Prof. Sudharani Ragupathy in her VCD on Navasandhi Kavuthuvam talks about Kavuthuvam being performed before a Shapdam or instead of one.

Kavuthuvam: Different Views on its emergence…

The most common view that is present among the dance fraternity is that “Kavuthuvam” is a term that is beleieved to have originated from Kavithvam or kavithuavm referring to its poetic excellence. Bhagyalakshmi (2005) says that it may have been derived from the Kavitvam/salamu repertoire of Kathak.

 In an article authored by Smt. Chitra Visweswaran, with Sri. T.S.Parthasarathy’s support, the emergence of  Kavuthuvam is discussed as follows…

“Discussing the word Kavuttuvam, Prof. P. Sambamoorthy suggests the possibility of its being a distortion of Kavithvam (from kAvya, which has much to do with poetry). But the Kavuttuvams available to us are by no means great works of poetry. Nor can they be traced back ritualistically to kavithva and kavya. In his introduction to Jaya Senapati’s Nritta Ratnavali, Dr. V. Raghavan traces the present day shabdam to Kavithvam, which appears to be a more plausible explanation.

On the other hand, while studying the term Kavuttuvam from the ritualistic point of view, it is possible to associate it with temple rituals. The main deity in any temple is called the moolavar or moola bimbam; the deity taken out in procession is known as the utsavar, utsava bimbam or kautuka bimbam. It is known that Kavuttuvams were performed in the temple processions in the presence of the kautuka bimbam. Could the origin of the name of this dance piece be traced to this ritual? It is significant that the ceremony of tying the kappu around the wrists of young couples during the wedding is called kautuka bandham. It is also interesting to note that Kautukamu in Telugu literally means kapu utsava or the celebration of tying the kapu (see Suryaraya Andhra Nighantu – Sangeeta Sabda Chandrika, a dictionary of musical terms in Telugu). It is thus possible that the Kavuttuvam or Kavutam was performed in the presence of the deity, in the nature of tying a kapu to ward off evil.

My observation on the close bond between Kavuttuvam and Kappu is further strengthened by the study of old pieces such as Bhairavakappu in Takkayaga Parani by the famous Tamil poet, Ottakuttan, who belongs to the 12th century A. D.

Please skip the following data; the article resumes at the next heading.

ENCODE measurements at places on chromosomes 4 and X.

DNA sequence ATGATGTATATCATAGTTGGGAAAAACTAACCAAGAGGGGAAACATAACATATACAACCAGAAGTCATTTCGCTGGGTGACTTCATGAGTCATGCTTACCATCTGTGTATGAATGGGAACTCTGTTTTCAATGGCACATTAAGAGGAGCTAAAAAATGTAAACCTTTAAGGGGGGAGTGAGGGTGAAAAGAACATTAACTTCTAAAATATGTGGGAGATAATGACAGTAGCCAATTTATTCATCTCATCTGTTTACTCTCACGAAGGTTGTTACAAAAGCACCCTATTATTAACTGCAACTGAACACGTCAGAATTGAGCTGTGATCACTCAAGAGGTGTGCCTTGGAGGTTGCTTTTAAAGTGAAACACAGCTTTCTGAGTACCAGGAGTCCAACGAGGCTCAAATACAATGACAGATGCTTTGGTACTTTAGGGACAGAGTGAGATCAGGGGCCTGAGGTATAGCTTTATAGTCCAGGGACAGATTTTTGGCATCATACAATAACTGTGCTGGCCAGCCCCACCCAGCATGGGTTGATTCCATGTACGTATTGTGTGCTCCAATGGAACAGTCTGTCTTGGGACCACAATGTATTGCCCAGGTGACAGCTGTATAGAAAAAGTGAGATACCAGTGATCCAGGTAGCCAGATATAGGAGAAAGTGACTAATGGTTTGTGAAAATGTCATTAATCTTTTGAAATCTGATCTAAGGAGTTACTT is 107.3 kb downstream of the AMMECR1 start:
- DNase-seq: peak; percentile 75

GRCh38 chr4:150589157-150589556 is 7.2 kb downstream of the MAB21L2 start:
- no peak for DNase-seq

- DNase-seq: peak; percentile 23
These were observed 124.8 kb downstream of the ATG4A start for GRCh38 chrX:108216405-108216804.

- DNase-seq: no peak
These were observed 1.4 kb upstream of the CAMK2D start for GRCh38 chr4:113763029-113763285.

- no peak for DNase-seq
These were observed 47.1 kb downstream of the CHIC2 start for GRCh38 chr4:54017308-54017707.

BHAIRAVAKAPPU

 Uraka kankanath tharuvana panamani

Ulakatangalum thuyil ezha veyil ezha

Udai thavirthathan thiruvarai udai mani

Ulavi onrodonru alamara vilakiya

Karathalam tharum thamaruka chathipothi

Kazhal punaindha chemparipura oliyodu

Kalakalan kalan kalanena varum oru

Kariya kanjukan kazhalinaik karudhuvam

Many literary and poetic pieces begin with such kappus. The Bhairavakappu has many characteristics found in Kavuttuvams as available to us today. This clearly leads to a discussion of the essential characteristic features of this dance piece that is today performed in the name of Kavuttuvam.

Perhaps, the most comprehensive definition of Kavuttuvam, is in Natyacahrya Vedantam Parvatheesam’s Kuchipudi Natya Darpana in Sanskrit.

Pataksharena samyuktam devata vishayatmakam

Nanartha chitrasamyuktam kitthantam kautam uchyate

[That which has a combination of syllables pertaining to footwork (sollukattu), that which pertains to the deeds of Gods and thus presents pictures of various types and ends with the rhythmic syllable, kittha, is called a Kavuttuvam]

Whether it is done in the Bharatanatyam or Kuchipudi styles, the concept and structure are the same. The most important characteristic feature peculiar only to Kavuttuvams is the close intertwining of sahitya (lyric) and sollukattu (rhythmic syllables), which is non-existent in any other dance number.”(2)

Kavutuvams- The Variety

Two kinds of Kavutuvams are important from the historical point of view:-

  • 1. The Panchamurthi Kavutuvams on Lord Vinayaka, Muruga, Sambanadar, Sandeswarar(Chandikeswara), and Nataraja. This was performed on the Thiruvathirai day in the month of Margazhi,when the idol was taken out in procession.